Sunday, October 24, 2010
Not so long ago, I commented on some troubling tendencies I noticed regarding race and racism in America. The recent firestorm over yet another public figure's statements suggests that these tendencies hold true regardless of the particular "ism", or in this case "phobia" that such statements are alleged to reflect. I'll leave it to others to continue debating whether or not the comments in question were or were not bigoted and if the response to them was or was not justified. This most recent incident reminded me of commentary from Baha'u'llah:
"Whatsoever passeth beyond the limits of moderation will cease to exert a beneficial influence. Consider for instance such things as liberty, civilization and the like. However much men of understanding may favorably regard them, they will, if carried to excess, exercise a pernicious influence upon men...." (Baha'u'llah, Gleanings from the Writings of Baha'u'llah, p. 215)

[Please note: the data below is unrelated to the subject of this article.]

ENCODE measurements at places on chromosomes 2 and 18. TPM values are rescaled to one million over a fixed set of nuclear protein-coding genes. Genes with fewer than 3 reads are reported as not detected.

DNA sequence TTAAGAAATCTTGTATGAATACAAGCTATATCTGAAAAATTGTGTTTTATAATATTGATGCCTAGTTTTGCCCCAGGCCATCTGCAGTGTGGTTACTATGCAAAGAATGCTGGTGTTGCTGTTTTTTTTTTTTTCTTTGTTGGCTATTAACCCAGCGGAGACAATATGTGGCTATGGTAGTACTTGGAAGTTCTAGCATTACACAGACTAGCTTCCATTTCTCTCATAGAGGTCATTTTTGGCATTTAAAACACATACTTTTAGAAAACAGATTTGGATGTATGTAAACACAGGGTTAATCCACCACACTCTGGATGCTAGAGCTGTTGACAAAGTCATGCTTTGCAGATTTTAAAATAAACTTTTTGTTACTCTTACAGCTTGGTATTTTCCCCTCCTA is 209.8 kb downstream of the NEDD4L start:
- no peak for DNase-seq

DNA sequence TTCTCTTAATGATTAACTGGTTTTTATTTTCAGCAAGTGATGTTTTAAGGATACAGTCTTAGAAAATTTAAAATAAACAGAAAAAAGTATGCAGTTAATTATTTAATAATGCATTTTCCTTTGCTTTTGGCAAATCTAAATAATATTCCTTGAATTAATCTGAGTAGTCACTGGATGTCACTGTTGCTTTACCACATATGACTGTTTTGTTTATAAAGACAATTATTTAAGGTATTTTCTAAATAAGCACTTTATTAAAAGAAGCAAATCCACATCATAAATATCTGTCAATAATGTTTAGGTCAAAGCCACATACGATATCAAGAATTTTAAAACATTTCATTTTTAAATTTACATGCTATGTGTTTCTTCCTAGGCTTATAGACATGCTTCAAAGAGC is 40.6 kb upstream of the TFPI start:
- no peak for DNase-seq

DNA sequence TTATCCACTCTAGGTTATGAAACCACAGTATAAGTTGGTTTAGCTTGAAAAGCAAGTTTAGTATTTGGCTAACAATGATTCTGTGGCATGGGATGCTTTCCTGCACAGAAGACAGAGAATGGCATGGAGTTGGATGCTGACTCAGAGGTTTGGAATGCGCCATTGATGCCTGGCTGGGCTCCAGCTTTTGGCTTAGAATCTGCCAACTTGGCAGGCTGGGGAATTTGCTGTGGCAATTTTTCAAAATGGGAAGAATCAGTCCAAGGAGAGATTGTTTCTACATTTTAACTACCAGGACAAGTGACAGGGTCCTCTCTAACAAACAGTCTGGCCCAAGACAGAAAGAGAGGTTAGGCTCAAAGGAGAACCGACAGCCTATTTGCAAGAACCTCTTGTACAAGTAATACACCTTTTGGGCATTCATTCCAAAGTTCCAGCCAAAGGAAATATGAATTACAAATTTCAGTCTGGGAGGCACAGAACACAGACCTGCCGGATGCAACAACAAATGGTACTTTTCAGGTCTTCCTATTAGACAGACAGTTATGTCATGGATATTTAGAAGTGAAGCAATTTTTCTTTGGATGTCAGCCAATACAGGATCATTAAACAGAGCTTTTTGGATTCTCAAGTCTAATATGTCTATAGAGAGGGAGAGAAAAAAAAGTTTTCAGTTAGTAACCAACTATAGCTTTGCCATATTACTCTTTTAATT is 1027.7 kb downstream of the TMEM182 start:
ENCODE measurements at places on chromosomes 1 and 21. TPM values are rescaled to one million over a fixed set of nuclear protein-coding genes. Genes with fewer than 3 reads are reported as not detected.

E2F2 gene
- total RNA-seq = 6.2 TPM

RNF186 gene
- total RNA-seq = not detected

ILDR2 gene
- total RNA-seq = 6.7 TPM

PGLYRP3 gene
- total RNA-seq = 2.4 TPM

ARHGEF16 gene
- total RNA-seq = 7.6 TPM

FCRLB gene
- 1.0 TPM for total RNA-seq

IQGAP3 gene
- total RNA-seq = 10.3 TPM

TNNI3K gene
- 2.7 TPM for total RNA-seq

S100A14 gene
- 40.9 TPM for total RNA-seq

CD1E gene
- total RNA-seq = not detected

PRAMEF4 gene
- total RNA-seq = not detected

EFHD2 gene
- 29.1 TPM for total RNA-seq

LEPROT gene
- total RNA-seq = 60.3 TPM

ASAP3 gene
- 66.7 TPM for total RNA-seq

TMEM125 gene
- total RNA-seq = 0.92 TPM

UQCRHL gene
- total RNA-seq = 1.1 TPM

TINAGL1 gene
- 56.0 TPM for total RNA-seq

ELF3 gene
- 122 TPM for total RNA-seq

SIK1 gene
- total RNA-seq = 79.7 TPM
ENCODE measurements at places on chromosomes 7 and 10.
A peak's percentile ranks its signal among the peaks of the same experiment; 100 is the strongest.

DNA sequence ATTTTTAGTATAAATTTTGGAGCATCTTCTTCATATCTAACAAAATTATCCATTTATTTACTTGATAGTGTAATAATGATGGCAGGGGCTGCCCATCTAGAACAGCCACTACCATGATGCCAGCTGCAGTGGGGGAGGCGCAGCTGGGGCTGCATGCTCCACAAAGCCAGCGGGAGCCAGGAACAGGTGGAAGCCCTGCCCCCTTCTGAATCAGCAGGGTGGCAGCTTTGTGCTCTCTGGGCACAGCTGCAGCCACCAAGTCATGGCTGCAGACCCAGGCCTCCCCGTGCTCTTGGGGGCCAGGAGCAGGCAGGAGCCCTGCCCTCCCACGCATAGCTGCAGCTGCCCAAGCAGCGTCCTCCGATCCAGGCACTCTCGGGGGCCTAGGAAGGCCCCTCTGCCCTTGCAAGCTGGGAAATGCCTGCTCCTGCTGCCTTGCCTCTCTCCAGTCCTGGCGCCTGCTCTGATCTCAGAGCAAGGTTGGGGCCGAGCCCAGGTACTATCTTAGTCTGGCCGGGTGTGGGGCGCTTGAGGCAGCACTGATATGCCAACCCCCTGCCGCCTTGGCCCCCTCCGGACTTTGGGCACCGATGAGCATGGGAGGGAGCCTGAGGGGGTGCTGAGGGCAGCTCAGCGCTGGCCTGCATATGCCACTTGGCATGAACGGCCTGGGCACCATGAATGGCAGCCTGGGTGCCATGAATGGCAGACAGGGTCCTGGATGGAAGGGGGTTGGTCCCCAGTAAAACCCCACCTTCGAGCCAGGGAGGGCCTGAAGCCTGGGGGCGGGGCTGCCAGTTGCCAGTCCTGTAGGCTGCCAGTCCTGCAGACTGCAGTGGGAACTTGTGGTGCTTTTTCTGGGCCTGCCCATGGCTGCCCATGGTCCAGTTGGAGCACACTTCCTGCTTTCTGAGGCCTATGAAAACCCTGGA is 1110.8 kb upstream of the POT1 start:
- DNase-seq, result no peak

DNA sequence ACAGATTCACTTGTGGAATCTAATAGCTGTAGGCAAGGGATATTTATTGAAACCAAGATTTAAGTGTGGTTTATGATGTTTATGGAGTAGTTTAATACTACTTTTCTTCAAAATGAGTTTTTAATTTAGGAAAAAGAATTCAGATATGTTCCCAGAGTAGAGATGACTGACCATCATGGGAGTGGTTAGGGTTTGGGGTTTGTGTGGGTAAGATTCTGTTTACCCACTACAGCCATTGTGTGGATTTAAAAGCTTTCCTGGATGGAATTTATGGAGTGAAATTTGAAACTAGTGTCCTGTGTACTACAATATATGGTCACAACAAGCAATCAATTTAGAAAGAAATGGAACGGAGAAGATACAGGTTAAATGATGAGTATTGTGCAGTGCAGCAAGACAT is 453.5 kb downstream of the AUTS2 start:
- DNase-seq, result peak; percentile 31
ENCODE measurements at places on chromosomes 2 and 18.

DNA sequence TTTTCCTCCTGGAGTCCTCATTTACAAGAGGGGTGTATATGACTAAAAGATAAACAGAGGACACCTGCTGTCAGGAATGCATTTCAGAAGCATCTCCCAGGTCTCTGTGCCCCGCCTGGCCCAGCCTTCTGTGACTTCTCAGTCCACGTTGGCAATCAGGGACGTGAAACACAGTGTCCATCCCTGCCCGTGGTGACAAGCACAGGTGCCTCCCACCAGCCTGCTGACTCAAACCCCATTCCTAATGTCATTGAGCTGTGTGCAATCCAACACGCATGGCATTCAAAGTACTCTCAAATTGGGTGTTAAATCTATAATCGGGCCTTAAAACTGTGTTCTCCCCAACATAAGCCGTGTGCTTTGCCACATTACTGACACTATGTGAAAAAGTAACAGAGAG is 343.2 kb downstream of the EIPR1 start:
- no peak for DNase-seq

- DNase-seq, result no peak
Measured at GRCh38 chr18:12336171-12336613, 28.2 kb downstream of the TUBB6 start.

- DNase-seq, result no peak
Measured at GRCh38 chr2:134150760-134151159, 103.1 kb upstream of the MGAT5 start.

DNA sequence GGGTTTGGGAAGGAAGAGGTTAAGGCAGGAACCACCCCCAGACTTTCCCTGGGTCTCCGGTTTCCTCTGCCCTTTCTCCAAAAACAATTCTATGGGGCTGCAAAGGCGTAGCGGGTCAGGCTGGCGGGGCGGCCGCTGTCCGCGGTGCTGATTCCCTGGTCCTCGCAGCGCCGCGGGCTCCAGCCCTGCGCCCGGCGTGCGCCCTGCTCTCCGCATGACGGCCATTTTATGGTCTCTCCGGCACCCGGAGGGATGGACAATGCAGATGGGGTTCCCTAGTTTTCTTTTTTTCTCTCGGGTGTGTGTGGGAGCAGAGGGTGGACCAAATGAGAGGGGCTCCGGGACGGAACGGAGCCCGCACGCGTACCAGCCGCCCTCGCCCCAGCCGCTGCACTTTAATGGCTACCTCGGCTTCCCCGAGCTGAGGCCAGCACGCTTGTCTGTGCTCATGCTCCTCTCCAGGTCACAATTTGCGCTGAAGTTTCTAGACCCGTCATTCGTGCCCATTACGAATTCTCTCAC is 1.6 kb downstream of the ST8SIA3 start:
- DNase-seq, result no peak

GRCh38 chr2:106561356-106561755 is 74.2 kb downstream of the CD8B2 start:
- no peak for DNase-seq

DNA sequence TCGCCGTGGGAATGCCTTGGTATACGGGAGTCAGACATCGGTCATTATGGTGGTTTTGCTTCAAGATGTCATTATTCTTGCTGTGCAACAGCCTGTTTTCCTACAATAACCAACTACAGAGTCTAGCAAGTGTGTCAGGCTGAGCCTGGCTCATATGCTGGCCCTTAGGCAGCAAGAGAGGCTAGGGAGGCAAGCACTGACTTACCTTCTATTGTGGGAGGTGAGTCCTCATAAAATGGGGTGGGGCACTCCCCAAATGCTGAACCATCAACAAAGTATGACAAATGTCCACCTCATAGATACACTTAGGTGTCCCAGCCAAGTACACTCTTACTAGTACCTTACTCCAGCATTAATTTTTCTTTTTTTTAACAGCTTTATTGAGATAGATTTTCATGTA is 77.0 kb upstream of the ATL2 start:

It seems to me that whatever the intentions of the architects of political correctness we have to ask ourselves at what point it has passed beyond the limits of moderation and ceased to exert a beneficial influence. At what point do efforts to police speech (and by extension thought itself) actually have a negative impact on public discourse? At what point do efforts to protect people from discourse that may potentially harm them itself become a source of harm? At what point does punishing speech deemed offensive begin to in fact encourage such speech? I don't have answers to these questions, but I think America would benefit from more of us taking time to ponder them. The country could use a lot more reflection and a lot less reaction.